I don't know much about them, but I think you can make a vented cathedral ceiling work in your situation by using a thinner layer of rigid insulation with an air gap to create a continuous vent from soffit to ridge vent (can you install a ridge vent?), then use dense packed cellulose for the majority of the insulation. It seems like this might be cheaper. This article touches on it:

    I've read that the challenge of cutting and cobbling, in addition to the labor, is that as your building expands and contracts, the seal between the rigid foam and the rafters can break.

  3. User avatar GBA Editor
    Martin Holladay | | #3

    Your suggested approach raises several issues. The most important issue concerns summertime performance. If outdoor air can circulate freely above the polyiso, and through the unsealed seams between the polyiso panels, you are setting yourself up for moisture accumulation in the cracks between the polyiso if this building is air-conditioned.

    Moisture will condense against the cold Ice & Water Shield under those circumstances.

    If you are going to attempt the cut-and-cobble route, I think you have to seal all of the polyiso seams, on both layers. As an interior air barrier, I would use a smart vapor retarder rather than Ice & Water Shield.

  4. John Peeper | | #4

    Okay, thank you all for your answers.

    I did forget to mention that codes, permits, and inspections are a non-issue due to my geographical area. That doesn't mean that I want to build junk though of course.

    What you said makes sense Martin. The moisture could condense in-between the cut-and-cobbled seams, and the issues I would be inviting would not harm the insulation necessarily, but rather the rafters.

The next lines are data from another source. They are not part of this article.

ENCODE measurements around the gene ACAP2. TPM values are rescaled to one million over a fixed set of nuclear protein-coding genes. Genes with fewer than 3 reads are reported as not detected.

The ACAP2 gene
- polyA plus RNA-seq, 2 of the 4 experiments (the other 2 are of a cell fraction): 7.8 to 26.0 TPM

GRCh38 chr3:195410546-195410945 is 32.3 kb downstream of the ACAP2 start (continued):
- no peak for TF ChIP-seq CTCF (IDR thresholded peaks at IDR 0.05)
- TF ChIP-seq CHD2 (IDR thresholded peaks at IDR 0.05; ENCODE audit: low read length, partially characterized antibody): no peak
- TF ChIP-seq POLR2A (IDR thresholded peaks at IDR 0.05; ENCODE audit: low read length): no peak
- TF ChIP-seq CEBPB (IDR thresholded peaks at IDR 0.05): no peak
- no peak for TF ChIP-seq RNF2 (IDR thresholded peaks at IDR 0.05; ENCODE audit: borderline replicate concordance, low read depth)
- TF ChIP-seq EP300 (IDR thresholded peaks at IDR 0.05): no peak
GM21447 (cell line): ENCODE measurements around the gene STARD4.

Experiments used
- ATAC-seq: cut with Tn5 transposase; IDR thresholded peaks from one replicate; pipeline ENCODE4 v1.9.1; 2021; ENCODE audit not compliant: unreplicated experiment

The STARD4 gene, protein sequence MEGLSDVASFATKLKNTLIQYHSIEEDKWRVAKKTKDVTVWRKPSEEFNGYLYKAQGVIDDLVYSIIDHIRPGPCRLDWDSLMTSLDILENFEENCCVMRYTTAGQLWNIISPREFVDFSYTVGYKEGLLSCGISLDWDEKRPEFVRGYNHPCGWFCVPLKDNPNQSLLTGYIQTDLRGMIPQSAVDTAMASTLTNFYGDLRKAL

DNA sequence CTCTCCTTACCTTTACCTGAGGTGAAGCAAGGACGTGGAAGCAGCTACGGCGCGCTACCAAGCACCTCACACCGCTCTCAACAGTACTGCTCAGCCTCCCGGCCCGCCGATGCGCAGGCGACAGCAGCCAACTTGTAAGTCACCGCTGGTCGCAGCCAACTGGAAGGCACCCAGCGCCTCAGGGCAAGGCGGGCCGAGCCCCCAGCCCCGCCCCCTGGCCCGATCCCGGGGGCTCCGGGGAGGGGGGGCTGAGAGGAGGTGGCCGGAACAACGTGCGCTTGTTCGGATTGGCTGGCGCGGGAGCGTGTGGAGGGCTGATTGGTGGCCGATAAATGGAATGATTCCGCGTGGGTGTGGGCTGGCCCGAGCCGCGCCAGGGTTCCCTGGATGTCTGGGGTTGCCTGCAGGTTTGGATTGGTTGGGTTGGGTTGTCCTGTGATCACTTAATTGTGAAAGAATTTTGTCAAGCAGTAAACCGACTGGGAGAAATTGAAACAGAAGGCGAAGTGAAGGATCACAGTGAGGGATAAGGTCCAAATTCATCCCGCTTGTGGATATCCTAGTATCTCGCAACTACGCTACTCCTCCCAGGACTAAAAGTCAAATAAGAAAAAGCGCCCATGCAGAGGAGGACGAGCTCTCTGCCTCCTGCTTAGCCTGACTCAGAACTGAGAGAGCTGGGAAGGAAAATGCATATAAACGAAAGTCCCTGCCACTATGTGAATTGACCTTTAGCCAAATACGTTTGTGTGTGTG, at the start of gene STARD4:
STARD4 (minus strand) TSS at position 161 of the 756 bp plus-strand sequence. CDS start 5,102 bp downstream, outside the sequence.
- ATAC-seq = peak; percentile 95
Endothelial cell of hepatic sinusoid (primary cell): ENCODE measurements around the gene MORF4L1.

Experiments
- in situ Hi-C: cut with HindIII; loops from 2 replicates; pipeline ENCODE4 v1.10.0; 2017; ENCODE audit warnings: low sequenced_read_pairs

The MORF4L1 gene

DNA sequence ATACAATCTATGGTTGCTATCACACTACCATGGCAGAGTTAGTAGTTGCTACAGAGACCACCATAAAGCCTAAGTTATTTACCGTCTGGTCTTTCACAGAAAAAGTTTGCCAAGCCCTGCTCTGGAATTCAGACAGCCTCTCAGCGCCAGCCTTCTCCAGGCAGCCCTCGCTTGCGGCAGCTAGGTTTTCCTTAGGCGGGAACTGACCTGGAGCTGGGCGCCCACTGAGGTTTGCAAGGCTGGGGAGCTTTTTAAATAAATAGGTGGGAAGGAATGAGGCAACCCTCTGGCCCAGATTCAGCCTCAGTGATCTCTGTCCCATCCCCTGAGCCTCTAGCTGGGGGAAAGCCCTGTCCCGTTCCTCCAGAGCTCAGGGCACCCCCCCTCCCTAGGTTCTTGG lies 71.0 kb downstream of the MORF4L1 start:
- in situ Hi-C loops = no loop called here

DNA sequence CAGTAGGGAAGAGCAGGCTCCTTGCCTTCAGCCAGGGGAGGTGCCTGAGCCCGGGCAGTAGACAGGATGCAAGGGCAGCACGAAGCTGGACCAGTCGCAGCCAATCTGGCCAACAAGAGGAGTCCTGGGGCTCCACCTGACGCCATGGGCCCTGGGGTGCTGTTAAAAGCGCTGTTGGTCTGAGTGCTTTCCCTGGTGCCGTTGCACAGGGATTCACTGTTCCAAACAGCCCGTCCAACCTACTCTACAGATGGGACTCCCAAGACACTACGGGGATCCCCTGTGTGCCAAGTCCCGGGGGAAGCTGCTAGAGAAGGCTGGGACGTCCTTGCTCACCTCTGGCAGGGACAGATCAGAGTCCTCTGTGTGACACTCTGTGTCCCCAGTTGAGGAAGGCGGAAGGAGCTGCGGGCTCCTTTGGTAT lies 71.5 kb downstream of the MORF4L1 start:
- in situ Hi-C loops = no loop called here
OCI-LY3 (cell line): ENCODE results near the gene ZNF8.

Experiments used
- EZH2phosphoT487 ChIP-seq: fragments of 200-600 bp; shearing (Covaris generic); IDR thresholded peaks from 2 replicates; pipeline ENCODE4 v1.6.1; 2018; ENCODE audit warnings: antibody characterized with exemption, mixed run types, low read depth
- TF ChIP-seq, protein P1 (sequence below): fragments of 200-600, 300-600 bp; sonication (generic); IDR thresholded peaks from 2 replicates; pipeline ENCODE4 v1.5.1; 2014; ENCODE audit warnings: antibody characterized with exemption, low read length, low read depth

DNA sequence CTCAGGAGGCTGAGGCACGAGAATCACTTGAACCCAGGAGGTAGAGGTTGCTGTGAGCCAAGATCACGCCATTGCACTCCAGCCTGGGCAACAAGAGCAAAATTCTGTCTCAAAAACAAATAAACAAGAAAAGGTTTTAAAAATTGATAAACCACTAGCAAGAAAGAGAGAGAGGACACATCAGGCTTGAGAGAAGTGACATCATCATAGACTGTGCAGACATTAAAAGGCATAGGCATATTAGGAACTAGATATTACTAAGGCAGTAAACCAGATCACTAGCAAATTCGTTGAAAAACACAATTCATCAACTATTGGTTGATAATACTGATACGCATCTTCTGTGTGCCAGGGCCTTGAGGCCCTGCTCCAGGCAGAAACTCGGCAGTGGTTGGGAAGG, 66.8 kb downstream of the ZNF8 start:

I had thought about dense packed cellulose, however I'm leery of not getting a good job done with it. I feel like I would probably save money buying Poly-iso seconds and doing the job myself. Cut and cobble won't be too bad seeing as how the rafters are 5' apart - I will be able to use fairly large pieces.

    Supplementary question: If I DO tape and seal every joint of the two layers of Poly-iso insulation, would I need a smart vapor retarder at all?

    Thanks again

  5. User avatar GBA Editor
    Martin Holladay | | #5

    Cut-and-cobble jobs sometimes result in air leaks. (For more information on this topic, see Cut-and-Cobble Insulation.)

    Having a good interior air barrier is good insurance.

  6. John Peeper | | #6

    Thank you Martin. I had read the cut-and-cobble article, but I just now re-read it. What are your thoughts on insulating with mineral wool and using 1" Poly-iso on the bottom side of the rafters to eliminate thermal bridging? So the layers would be:

    metal roofing
    purlins/air gap
    mineral wool
    poly-iso taped and sealed
    strapping/air gap
    sheet metal ceiling

    Would that be any better of a design than cut-and-cobble?

  7. User avatar GBA Editor
    Martin Holladay | | #7

    Mineral wool is an air-permeable insulation, so your suggested approach would be much improved if you could figure out a way to install an air barrier -- for example, taped housewrap -- above the mineral wool.

  8. John Peeper | | #8

    Hmmm... Between the impermeable layer of poly along with the impermeable housewrap, wouldn't that create trapped air sandwich? I suppose that's not a bad thing.
    The housewrap would be easy enough to do - it could be stretched tight and tacked to the underside of the roof purlins.

  9. User avatar
    Dana Dorsett | | #9

    Housewrap is highly permeable to water vapor, even though it's a reasonable air barrier. Most grades of Tyvek are north of 25 perms, Typar is about 10 perms, give or take.

  10. John Peeper | | #10

    Oh that's right, thanks Dana. Talking about so many different products gets my wires crossed occasionally - I'm certainly not a professional. So any accumulating water vapor would still diffuse to the outside. Good deal. I have much to think about now..

  11. User avatar GBA Editor
    Martin Holladay | | #11

    Trapped air sandwiches are good.

    Leaky sandwiches are bad.